MAR 27, 2019 12:00 PM PDT

Controlling Terpenes and Cannabinoids in Flower and Extract

C.E. Credits: P.A.C.E. CE Florida CE
  • Founder & CEO, Complex Biotech Discovery Ventures
      Dr. Roggen's latest project, Complex Biotech Discovery Ventures, a fundamental research laboratory and CRO of the cannabis industry. His research interests lie in the metabolite composition and behavior throughout the production cycle, SFE process optimization, and development of innovative therapeutic formulations. Dr. Roggen received his master in science degree from Imperial College, London, UK in 2008. He then pursued his graduate degree is organic chemistry at the Federal Institute of Technology in Zürich (ETHZ), where he received his PhD in 2012. He then was awarded an DAAD postdoctoral fellowship to pursue further training in physical organic chemistry at The Scripps Research Institute in La Jolla from 2013-2014. He then entered the cannabis industry, at first as laboratory director for Davinci Laboratories of California, an analytical laboratory from 2014 to 2016. In 2016 he moved into an executive position overseeing production, R&D and process optimization for OutCo, a cannabis manufacturer. Dr. Markus Roggen is also a trusted advisor and mentor for multiple startups, startup accelerators and organizations. Positions include advisory positions at Bloom Automation, a cannabis robotics company, Redfield Proctor, a waste management company, and former co-chair of the NCIA Scientific Advisory Committee.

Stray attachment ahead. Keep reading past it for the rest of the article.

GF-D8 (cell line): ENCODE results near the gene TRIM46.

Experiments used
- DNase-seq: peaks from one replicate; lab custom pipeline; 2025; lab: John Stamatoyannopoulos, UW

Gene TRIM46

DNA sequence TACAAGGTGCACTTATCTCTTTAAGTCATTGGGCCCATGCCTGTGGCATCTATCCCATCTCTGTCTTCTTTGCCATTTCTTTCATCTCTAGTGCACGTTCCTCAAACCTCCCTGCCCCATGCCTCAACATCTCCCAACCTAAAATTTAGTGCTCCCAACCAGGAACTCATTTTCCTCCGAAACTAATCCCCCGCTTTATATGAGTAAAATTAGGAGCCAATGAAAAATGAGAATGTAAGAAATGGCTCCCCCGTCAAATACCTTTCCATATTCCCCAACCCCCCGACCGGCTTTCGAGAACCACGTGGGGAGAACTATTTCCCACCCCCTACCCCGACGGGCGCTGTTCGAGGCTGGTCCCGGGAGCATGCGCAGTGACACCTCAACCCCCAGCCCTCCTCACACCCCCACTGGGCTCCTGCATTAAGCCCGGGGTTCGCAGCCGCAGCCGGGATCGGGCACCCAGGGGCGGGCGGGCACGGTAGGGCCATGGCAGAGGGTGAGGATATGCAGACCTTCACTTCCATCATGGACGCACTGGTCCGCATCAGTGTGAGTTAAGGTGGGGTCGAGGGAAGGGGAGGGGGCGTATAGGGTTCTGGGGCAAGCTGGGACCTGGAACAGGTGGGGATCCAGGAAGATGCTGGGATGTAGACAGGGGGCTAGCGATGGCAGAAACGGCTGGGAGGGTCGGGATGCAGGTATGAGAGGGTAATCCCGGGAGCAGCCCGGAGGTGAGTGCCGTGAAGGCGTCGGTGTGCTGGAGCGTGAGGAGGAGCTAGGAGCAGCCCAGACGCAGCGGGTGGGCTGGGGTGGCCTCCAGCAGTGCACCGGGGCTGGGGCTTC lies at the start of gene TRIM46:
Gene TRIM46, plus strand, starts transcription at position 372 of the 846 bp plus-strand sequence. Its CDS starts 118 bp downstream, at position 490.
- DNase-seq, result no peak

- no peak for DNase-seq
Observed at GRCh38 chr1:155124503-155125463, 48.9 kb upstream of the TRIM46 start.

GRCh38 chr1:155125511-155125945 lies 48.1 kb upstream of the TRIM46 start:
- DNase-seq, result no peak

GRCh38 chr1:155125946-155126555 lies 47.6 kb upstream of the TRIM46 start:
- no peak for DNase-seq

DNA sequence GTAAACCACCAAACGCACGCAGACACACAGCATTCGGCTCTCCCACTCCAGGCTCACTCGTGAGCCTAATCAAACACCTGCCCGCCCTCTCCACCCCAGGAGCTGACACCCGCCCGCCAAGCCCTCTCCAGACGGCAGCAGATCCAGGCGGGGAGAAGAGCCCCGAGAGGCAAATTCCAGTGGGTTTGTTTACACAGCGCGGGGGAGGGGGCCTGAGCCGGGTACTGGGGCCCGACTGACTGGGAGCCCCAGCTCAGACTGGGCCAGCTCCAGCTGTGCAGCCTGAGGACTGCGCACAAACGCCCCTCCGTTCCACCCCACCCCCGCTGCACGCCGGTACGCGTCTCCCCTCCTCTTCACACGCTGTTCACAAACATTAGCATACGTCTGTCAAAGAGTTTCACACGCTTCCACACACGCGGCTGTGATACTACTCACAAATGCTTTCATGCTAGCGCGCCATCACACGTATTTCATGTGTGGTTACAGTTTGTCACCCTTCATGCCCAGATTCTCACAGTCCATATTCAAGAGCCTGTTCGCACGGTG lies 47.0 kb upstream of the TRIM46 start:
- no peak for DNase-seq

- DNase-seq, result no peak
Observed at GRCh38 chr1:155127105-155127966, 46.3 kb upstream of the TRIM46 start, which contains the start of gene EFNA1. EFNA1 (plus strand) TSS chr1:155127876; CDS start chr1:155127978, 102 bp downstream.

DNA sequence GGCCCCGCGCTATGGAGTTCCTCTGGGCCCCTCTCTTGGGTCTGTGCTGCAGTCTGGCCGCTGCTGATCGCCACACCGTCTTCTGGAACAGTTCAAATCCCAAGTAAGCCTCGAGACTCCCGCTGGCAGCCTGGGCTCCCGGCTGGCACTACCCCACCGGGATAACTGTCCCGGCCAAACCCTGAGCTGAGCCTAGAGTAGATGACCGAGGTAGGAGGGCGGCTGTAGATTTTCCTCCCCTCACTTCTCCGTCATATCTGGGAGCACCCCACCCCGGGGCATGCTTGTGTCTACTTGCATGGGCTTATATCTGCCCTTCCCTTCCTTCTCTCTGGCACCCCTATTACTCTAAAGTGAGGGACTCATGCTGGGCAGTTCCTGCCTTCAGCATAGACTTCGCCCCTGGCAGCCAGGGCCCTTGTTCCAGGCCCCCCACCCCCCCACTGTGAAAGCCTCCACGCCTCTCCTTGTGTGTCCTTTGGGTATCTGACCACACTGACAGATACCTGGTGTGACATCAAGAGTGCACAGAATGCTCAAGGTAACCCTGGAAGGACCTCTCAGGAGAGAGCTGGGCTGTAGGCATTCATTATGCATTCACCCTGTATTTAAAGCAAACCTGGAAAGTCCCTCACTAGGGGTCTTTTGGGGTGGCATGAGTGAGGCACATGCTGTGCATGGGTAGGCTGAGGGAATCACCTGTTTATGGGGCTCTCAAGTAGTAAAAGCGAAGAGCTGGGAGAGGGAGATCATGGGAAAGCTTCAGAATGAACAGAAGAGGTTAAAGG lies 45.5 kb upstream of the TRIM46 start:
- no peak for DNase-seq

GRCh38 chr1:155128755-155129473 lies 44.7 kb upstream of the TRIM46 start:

The cannabis industry has realized that not just one or two compounds of the plant are important for a variety of medical indications. A plethora of metabolites, e.g. terpenes, flavonoids and cannabinoids, give rise to the desired effects. Such chemical makeups are not only dictated by the strain/cultivar, but also influenced by grow methods, drying and curing, and also the extraction method. Unfortunately, it is mostly overlooked how these processes lead to high quality, reliable products. This talk will discuss our latest findings on how to control the molecular makeup throughout the production pipeline.

    Learning Objectives: 

    1. The audience will learn about the changes that happen to cannabis and its bioactive molecules during different production stages.
    2. The audience will learn about ways of how to control such changes and even consciously manipulate molecular profiles.

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